My time back in Virginia, Utah and New York several weeks ago was jam-packed with work. In fact, my old bones are still recovering. Not only did I get a chance to attend the ever stellar UniversityAPI conference in Provo, Utah (more on that in my next post), but I also got to spend a lot of dedicated time working on Reclaim Arcade, which is quickly becomes like those objects in the sideview mirror that are far closer than they appear. As Tim the weekend before, I spent a lot of time driving to pickup video games. I went to King, North Carolina to pickup an all-time favorite of mine, a stand-up version of Gyruss.* And I have the picture of a high score to prove it:
The following weekend I drove to a suburb of Pittsburgh to pickup Street Fight II Championship Edition. It was a bit of trucking, but I enjoyed it—especially when I’m hauling an 80s arcade treasure in the trunk.
Currently in a Chick-Fil-A parking lot somewhere deep in North Carolina with a supine 1980s arcade game in the back of my over-sized SUV. Safe to say I am back in the US of A and loving it! pic.twitter.com/IQpdz0Uj4w
— Jim Groom (@jimgroom) January 23, 2020
Between these two road trips there was shopping to do in preparation for Reclaim Arcade’s first official public appearance at the Frosty Brew Thru in Fredericksburg. I hit the jackpot on the first try at the Habitat for Humanity’s ReStore in the strip mall right next to ours. I came across a couch combo that even rivals the original living room sofa at UMW.
And $200 later we have the bones of Reclaim Arcade’s living room. We got the coffee and side tables on Facebook a week earlier, and with the couch set we were in very good shape. The last piece was some shelving and a rug, both of which we also found at ReStore. And like that we have the living room console 2.0 in less than two days, I have to say I was shocked how quickly, cheaply, and quite frankly perfectly this came together.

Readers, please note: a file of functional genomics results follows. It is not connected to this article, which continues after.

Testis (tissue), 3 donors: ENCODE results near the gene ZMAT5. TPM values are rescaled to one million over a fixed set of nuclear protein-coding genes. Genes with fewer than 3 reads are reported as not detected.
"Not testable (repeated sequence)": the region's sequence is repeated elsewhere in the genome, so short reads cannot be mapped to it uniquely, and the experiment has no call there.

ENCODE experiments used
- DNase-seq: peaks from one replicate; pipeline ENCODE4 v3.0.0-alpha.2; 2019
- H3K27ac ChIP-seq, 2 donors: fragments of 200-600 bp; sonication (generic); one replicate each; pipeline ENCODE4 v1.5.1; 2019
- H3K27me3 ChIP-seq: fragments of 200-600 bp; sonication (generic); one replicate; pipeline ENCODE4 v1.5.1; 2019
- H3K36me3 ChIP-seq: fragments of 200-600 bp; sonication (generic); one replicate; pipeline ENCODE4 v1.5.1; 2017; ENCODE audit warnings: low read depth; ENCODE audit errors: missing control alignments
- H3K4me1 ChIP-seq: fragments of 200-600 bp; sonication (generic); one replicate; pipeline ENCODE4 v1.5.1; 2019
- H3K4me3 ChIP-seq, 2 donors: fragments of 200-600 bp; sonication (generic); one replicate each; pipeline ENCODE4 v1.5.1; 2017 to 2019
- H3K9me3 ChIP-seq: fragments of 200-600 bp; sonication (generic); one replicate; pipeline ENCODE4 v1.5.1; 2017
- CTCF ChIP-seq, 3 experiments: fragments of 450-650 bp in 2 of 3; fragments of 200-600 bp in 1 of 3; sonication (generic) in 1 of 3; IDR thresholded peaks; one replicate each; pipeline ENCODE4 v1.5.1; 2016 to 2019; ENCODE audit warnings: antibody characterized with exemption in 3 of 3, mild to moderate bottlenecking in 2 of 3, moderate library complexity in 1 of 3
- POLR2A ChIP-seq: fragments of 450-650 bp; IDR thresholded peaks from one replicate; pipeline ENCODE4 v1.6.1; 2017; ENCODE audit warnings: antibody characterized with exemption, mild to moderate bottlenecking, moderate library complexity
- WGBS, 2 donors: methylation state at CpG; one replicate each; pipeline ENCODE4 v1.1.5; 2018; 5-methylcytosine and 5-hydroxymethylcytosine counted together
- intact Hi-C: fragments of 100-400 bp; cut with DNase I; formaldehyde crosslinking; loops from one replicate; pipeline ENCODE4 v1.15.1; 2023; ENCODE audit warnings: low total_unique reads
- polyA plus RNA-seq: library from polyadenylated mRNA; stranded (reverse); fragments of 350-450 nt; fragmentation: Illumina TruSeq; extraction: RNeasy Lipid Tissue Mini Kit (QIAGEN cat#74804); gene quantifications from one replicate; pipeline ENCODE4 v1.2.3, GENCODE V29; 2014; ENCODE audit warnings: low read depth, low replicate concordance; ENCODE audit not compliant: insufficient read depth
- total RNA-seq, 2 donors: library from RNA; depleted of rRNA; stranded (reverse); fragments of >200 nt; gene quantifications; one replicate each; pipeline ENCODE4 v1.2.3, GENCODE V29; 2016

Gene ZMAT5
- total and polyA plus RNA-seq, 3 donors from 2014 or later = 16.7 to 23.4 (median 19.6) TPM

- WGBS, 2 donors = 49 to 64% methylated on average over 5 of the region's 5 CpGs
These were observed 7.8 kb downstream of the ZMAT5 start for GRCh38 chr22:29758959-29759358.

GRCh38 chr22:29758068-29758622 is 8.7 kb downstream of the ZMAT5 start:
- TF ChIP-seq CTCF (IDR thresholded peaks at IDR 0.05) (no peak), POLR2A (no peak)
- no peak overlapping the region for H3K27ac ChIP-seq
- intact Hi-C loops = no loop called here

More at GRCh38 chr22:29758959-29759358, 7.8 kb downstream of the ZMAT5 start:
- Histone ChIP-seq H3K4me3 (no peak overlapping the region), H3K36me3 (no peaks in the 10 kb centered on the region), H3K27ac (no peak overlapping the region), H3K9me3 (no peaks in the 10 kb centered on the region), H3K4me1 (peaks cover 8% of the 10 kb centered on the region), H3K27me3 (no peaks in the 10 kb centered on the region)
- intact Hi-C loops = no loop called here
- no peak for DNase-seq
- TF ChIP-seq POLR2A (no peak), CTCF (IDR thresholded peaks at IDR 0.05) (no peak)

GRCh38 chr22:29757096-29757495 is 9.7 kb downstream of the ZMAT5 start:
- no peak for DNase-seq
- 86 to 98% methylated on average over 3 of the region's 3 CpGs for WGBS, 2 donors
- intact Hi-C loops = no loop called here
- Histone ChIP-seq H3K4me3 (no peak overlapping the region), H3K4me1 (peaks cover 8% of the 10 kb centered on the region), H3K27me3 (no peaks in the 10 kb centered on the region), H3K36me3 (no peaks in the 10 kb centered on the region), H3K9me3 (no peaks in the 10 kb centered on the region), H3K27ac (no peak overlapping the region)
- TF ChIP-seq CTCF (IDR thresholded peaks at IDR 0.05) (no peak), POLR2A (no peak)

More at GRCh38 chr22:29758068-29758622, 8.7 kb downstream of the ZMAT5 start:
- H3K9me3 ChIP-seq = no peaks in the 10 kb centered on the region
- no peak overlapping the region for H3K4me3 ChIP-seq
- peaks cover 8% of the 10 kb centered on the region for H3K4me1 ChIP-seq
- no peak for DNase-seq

The rug is the only piece I would change right now, and if I can get my hands on a primo furniture TV piece the shelves can be re-purposed, but all-in-all I am very happy with this setup. Even the $10 lamp is perfect with the heavy-duty, plastic corrugated shade replete with a cigarette smoke-stained patina. It’s damn good! And all this was done by Thursday (I flew in Monday evening), just in time for us to head over to the Fredericksburg Fairgrounds the following day and setup for the Frosty Brew Thru.
One of the things we quickly learned from the Frosty Brew Thru is that moving six OG 80s arcade games and two pinball machines, not to mention a full blown living room setup, is no small order. Tim has become a pro at moving arcade machines, and we’ve invested in a serial appliance dolly to lighten the load, but there’s no getting around the fact that one of these things can be a royal pain in the ass to move, no less eight. That was good to experience though, because it quickly dissuaded Tim and I from planning any other short-lived pop-up events before we open. And while it was a lot of work for a one-day event, it was fun to feature a few gems from our collection such as Centipede (our very first), Ms Pac-man, Donkey Kong, Joust, X-men, Mortal Kombat II, and our newer pinball acquisitions Stranger Things and Ghostbusters.
More than anything though, people’s reactions to both the living room and the games were very, very encouraging. This is why we are doing this whole thing, we want to create a cool place in Fredericksburg for folks to hang out, and the reaction throughout the day reminded us what all the work is for. And it is worth noting Meredith took time out of her weekend to join us throughout the day—reclaim4life.
Another important thing we realized, which is a topic we would come back to during our tour of arcade bars in Utah, was that even with some of our newest and most mint games, stuff stops working. In particular we were having issues throughout the day with the coin mechs, and we quickly had nightmare visions of running around Reclaim Arcade refunding tokens and quarters all day. At the end of the day the Frosty Brew Thru was a good opportunity to get the idea of Reclaim Arcade out locally, get a realistic sense of the overhead of pop-up events like this, reaffirm our raison d’être for starting Reclaim Arcade, as well as an opportunity to kick the tires on what the day-to-day might be like. So all-in-all it was very much worth it, and despite being exhausted the next day (Sunday) saw me driving at 4 AM to Pittsburgh to get a Street Fighter II machine, no pleasure but arcade pain.